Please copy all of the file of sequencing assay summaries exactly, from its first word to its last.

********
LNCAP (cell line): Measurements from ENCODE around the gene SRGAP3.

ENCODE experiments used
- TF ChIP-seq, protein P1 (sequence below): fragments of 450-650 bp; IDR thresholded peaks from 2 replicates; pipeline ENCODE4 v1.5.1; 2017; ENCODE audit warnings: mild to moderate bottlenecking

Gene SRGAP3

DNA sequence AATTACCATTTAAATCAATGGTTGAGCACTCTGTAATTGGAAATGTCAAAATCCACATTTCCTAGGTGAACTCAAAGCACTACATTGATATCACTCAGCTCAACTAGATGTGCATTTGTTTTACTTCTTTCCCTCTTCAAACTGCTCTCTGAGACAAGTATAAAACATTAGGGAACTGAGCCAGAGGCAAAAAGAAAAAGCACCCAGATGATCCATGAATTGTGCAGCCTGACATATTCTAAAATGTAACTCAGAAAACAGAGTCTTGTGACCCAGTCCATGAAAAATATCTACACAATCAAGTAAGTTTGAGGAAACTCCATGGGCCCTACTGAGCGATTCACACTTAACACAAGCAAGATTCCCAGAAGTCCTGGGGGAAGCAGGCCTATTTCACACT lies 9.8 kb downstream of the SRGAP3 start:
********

LNCAP (cell line): Measurements from ENCODE around the gene SRGAP3.

ENCODE experiments used
- TF ChIP-seq, protein P1 (sequence below): fragments of 450-650 bp; IDR thresholded peaks from 2 replicates; pipeline ENCODE4 v1.5.1; 2017; ENCODE audit warnings: mild to moderate bottlenecking

Gene SRGAP3

DNA sequence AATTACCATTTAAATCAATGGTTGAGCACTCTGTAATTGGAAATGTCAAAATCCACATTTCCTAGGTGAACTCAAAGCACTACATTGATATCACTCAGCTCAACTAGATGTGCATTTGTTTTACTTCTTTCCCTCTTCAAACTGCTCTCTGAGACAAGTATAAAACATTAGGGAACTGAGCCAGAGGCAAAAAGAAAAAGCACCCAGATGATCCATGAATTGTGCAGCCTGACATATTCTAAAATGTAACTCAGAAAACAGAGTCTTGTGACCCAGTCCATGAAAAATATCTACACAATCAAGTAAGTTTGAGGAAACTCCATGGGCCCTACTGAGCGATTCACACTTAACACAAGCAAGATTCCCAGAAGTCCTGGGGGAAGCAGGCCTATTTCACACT lies 9.8 kb downstream of the SRGAP3 start: